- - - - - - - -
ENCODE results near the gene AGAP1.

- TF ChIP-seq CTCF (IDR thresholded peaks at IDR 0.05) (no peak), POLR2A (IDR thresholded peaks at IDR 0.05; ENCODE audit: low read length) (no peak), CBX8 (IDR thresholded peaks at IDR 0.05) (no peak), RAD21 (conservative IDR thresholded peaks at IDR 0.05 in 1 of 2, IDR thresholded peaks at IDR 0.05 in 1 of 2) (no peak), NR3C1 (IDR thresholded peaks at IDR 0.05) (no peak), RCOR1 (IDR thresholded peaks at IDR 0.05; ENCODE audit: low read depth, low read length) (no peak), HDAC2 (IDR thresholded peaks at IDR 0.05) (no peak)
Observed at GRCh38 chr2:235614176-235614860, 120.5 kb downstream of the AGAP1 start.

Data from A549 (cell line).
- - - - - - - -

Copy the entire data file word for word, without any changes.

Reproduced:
ENCODE results near the gene AGAP1.

- TF ChIP-seq CTCF (IDR thresholded peaks at IDR 0.05) (no peak), POLR2A (IDR thresholded peaks at IDR 0.05; ENCODE audit: low read length) (no peak), CBX8 (IDR thresholded peaks at IDR 0.05) (no peak), RAD21 (conservative IDR thresholded peaks at IDR 0.05 in 1 of 2, IDR thresholded peaks at IDR 0.05 in 1 of 2) (no peak), NR3C1 (IDR thresholded peaks at IDR 0.05) (no peak), RCOR1 (IDR thresholded peaks at IDR 0.05; ENCODE audit: low read depth, low read length) (no peak), HDAC2 (IDR thresholded peaks at IDR 0.05) (no peak)
Observed at GRCh38 chr2:235614176-235614860, 120.5 kb downstream of the AGAP1 start.

Data from A549 (cell line).